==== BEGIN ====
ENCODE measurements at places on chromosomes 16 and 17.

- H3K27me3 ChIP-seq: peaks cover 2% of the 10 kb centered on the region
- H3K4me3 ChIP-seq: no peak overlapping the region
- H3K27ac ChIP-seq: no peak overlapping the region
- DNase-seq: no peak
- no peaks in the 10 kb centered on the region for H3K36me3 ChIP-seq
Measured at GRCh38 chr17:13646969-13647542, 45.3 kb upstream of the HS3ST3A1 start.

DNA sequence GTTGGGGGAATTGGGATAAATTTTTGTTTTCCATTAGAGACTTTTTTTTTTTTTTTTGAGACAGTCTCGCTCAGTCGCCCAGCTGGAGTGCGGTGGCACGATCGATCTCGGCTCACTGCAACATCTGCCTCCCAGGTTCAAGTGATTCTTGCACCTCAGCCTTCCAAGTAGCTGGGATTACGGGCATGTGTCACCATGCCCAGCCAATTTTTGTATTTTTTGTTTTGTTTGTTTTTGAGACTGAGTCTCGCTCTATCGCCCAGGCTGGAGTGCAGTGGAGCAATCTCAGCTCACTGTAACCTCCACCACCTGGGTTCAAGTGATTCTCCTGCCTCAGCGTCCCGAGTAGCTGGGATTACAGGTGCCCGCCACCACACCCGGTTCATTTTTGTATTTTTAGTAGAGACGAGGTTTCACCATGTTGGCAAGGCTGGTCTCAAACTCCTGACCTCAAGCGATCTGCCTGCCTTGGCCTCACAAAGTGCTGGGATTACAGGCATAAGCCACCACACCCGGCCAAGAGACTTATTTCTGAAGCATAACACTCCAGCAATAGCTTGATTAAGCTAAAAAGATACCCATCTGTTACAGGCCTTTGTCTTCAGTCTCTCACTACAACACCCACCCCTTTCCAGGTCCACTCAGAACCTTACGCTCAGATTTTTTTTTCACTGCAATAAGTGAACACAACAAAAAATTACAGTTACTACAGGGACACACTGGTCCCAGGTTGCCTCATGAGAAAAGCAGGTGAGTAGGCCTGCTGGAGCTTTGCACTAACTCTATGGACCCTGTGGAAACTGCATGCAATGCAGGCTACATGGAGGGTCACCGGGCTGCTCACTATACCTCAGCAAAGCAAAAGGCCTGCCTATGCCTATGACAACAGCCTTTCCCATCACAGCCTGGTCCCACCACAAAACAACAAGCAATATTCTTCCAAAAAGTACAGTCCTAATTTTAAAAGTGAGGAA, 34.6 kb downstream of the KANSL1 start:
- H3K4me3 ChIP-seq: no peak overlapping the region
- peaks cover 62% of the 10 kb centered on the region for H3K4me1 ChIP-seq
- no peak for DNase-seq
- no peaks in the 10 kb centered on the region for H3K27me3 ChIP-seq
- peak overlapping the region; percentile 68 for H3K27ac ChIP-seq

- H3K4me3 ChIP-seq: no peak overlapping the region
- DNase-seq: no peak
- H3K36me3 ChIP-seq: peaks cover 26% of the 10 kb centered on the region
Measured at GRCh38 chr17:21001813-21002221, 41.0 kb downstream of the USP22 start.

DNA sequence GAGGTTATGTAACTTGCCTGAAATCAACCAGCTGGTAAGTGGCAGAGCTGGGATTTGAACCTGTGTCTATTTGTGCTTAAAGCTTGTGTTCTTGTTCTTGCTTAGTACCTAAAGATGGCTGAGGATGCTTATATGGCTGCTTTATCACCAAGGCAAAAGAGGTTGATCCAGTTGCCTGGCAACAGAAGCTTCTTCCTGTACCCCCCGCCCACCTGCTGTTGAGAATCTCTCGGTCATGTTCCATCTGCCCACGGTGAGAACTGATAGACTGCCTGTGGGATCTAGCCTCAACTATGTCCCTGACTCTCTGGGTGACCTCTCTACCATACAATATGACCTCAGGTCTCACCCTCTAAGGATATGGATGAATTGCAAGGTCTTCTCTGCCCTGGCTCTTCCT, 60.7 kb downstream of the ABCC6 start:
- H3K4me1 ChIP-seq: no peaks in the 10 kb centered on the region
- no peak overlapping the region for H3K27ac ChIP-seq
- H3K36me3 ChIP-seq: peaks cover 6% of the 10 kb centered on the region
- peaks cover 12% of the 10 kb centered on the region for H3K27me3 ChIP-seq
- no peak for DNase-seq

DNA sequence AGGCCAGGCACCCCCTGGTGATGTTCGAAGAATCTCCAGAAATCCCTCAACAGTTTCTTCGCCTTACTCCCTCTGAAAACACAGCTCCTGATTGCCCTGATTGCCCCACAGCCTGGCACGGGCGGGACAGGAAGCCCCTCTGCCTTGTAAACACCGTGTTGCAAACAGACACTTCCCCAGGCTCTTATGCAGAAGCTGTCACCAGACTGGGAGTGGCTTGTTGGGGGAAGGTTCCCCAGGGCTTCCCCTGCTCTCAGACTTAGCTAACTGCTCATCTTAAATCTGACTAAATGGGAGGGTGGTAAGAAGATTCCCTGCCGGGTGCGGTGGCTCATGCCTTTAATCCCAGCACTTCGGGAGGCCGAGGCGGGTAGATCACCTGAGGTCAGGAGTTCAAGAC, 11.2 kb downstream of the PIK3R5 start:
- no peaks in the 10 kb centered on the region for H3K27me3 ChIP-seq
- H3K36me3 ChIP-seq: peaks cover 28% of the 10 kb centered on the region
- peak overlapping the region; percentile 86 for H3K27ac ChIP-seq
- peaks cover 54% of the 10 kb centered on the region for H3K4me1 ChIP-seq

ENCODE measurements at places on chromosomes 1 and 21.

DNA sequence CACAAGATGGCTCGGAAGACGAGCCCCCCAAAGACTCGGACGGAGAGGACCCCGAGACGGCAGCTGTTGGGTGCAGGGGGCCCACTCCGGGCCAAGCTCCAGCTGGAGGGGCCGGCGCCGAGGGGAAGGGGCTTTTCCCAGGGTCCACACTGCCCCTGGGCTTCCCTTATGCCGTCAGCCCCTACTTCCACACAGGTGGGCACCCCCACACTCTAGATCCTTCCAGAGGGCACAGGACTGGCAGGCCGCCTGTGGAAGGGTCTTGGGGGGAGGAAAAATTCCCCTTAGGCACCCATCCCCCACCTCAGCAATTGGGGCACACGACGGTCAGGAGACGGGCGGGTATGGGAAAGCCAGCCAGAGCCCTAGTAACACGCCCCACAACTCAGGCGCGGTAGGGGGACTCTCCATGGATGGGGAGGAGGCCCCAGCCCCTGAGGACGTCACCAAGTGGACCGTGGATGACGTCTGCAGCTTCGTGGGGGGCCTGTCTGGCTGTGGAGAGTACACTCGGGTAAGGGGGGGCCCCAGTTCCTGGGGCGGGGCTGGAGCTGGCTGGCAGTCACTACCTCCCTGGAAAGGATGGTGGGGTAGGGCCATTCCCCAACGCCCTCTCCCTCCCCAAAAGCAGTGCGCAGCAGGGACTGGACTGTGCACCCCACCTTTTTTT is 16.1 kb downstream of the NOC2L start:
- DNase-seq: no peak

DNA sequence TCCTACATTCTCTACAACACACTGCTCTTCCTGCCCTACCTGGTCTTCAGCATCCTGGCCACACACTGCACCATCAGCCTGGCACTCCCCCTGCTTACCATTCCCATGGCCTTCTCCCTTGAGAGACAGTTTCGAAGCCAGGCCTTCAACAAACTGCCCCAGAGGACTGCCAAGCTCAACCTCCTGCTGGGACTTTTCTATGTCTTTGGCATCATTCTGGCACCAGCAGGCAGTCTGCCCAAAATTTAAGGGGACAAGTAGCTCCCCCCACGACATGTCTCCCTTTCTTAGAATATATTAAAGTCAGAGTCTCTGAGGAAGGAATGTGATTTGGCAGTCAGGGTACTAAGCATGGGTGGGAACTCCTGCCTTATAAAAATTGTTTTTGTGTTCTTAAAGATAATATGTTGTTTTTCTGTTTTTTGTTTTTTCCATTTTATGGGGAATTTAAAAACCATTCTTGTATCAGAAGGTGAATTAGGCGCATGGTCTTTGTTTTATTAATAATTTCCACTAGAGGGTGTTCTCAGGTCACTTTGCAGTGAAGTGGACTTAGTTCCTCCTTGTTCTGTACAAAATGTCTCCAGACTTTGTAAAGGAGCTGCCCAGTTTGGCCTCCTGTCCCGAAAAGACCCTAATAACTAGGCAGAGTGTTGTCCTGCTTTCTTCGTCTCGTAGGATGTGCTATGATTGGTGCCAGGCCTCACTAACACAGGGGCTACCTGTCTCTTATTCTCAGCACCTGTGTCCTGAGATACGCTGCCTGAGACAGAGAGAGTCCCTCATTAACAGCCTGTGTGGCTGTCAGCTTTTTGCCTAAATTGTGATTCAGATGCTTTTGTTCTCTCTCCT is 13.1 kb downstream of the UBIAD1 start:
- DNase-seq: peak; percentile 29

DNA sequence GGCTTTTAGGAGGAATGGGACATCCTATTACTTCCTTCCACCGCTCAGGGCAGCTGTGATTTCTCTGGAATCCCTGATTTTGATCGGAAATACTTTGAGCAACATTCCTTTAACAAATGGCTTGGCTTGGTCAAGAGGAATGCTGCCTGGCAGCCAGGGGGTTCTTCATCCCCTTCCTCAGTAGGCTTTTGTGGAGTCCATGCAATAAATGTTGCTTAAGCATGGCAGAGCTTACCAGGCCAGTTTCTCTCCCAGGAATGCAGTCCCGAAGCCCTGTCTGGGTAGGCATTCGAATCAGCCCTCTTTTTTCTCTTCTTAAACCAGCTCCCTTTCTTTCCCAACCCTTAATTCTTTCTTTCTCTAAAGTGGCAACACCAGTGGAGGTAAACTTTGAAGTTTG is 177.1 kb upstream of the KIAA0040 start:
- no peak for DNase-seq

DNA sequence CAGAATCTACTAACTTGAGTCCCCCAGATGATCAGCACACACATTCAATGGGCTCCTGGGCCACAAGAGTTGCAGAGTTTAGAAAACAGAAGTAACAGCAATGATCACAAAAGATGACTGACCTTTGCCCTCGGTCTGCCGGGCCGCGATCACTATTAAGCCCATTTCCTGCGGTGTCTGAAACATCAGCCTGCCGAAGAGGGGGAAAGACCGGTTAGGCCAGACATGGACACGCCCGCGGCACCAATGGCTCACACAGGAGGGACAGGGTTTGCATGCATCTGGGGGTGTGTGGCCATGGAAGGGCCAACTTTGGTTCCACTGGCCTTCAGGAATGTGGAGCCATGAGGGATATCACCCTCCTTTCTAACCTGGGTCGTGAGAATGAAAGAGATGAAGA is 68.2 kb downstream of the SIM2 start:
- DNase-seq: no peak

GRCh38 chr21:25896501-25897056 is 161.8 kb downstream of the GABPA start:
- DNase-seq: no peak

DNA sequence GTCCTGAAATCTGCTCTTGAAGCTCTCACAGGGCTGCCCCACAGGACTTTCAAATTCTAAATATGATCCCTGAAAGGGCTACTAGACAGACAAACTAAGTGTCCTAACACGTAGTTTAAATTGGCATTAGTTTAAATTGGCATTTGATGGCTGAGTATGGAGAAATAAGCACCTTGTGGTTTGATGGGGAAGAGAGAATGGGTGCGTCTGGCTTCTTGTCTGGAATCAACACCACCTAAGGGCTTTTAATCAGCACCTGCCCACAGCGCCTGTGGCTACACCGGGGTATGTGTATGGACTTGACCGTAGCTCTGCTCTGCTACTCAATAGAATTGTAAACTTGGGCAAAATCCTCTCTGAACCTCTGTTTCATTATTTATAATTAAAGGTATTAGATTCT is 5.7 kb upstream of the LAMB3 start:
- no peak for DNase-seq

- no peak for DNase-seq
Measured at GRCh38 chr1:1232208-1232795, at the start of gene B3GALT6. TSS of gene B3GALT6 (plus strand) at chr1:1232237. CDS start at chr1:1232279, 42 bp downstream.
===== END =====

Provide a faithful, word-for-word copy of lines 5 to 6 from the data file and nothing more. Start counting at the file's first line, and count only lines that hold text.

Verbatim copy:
- DNase-seq: no peak
- no peaks in the 10 kb centered on the region for H3K36me3 ChIP-seq